Talking About the Tough Stuff

April 15th, 2009

I've been avoiding discussions of the tough stuff for birth parents in open adoption and reunion for awhile. Why? Every now and then I need to turn my focus to more positive topics in order to survive. I'm now in a great place and able to look at the harder concepts of life for birth parents without fear of finding myself drowning in overwhelming emotion. And so, for the next week or two (or three, if necessary), I'm going to tackle some tough subjects. I felt the need to start the discussion with a warning. Why? When I'm writing a series of positive posts, people complain that I'm ignoring the "realities" of adoption. When I write a series of posts that tackle subjects that can be perceived… [more]

Bargaining Chip? What?

September 15th, 2008

I know I've been harping (yes, I chose that word on purpose) on language as of late. The written word, of course, is even more adept at lingering as is the point of written word. And that's why I have a problem with this article. The article is talking about the "shortage of infants." (Of note that the article does mention the number of waiting children languishing in our foster care system but says, and I quote, "few can compete with the appeal of a just born bundle." That quote is juxtaposed with a picture of this particular family standing in an empty nursery, looking very forlorn.) We hear about the plight of the long waiting lists. We see birth mother used in the wrong way… [more]

Warning: I Probably Won’t Be Quiet

September 13th, 2008
Categories: Adoption Reform

Some questions have come up regarding the last post and whether or not we should just let those who are unintentionally removing expectant mothers considering relinquishment from their children have a free pass or not. You know, because they aren't intentionally offending. My answer is a resounding, loud, "NO!" Ignorance is not an excuse. It's just not. It is especially not an excuse when you factor in the point that adoption agencies should be educating families (expectant, birth and adoptive) on how words do affect others, respect and proper communication. That's the real problem, folks. And I have a problem with the "roll over and ignore it" attitude simply because the offender didn't know they were being offensive. No. It's not going to happen. If we did… [more]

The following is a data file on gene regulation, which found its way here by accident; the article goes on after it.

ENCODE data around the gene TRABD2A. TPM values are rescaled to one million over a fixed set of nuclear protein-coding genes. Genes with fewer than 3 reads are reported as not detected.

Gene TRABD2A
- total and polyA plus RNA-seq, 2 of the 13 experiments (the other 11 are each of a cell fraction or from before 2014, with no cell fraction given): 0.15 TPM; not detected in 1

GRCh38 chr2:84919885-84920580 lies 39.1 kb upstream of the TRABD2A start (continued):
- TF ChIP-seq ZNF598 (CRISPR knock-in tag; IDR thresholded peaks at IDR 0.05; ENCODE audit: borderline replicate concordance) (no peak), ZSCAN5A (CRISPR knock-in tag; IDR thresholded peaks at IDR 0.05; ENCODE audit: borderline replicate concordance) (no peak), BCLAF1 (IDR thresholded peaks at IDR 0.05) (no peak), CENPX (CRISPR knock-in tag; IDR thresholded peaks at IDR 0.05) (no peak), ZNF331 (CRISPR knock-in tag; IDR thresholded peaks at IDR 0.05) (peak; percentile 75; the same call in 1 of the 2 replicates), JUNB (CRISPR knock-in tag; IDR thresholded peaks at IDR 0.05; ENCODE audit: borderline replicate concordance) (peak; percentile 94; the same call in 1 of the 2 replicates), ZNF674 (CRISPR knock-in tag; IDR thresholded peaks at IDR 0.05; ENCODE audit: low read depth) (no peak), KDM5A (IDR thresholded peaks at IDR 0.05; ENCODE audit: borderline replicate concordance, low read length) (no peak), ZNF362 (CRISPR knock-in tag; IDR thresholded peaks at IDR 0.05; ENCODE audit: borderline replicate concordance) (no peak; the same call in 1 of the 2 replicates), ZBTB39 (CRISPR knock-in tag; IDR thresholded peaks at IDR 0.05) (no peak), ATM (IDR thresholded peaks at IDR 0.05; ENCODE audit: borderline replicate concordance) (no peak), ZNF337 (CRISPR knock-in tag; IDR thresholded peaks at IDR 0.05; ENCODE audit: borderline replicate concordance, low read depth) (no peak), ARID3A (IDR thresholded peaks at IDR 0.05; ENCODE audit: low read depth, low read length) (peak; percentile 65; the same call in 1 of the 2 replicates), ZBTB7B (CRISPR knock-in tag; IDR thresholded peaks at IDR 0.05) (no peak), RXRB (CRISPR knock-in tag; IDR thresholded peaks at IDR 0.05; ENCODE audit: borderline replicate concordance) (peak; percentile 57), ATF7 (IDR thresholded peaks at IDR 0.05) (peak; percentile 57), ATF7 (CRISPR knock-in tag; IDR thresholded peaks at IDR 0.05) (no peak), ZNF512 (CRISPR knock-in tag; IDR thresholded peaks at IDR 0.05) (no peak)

Adoptees and Father’s Day

June 13th, 2008
Categories: Adoption Reform

While I've discussed how birth mothers and adoptive parents view Father's Day in varying ways, I saved the most important group for today: the adoptees. Like the other groups, their experiences vary widely! Quite a few individuals replied on the forums and I had a few e-mail me privately, saying that they didn't want to be attacked by others for their views. (Of note, a few birth moms did the same but no adoptive parents. Interesting.) Some adoptees in reunion did reply that they do acknowledge their biological father on Father's Day. A few had a discussion within the thread that "appropriate" cards are hard to find. One user had the answer. I am coming up on four years of reunion with my father. This is… [more]

Opening Records and Opposing Arguments

May 16th, 2008
Categories: Adoption Reform

I was happy to see a news story out of Canada. Seems that some adoptees are going to be allowed to access their original birth records and, as such, find out the identities of their birth parents. I was really gearing to jump up and down as I started reading. Ontario's new law will help adoptees find out what their original names were, as well as who their birth parents were. It could also help birth parents learn the name their child was given after he or she was adopted. I was nodding my head, thinking of the way that various forms of government are finally starting to treat adoptees the same as other citizens by allowing them to have this access. Then I kept on reading… [more]

How Parenting Affects My Birth Parenting

May 2nd, 2008
Categories: Adoption Reform